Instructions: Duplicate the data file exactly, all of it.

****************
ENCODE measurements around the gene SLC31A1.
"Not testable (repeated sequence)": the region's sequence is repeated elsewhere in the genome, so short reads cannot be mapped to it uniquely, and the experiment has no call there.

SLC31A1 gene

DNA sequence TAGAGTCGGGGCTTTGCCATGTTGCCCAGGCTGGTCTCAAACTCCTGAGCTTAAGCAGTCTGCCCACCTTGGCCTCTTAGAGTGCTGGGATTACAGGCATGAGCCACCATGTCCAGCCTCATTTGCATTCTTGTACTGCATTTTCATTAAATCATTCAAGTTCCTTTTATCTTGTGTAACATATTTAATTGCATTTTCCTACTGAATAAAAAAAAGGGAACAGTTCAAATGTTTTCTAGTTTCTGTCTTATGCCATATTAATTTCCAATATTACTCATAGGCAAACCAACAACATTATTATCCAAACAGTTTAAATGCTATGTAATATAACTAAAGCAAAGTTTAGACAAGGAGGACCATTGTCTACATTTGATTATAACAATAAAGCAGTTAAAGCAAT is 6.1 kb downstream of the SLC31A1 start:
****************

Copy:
ENCODE measurements around the gene SLC31A1.
"Not testable (repeated sequence)": the region's sequence is repeated elsewhere in the genome, so short reads cannot be mapped to it uniquely, and the experiment has no call there.

SLC31A1 gene

DNA sequence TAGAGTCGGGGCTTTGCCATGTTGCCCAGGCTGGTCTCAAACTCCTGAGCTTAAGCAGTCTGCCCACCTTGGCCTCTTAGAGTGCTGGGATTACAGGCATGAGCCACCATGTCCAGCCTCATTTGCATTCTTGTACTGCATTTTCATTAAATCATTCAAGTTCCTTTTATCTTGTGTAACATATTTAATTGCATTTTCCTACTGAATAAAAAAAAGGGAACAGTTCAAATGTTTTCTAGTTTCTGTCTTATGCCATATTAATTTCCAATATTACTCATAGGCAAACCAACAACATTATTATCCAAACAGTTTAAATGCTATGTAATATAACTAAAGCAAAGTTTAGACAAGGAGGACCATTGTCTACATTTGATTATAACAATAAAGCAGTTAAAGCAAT is 6.1 kb downstream of the SLC31A1 start: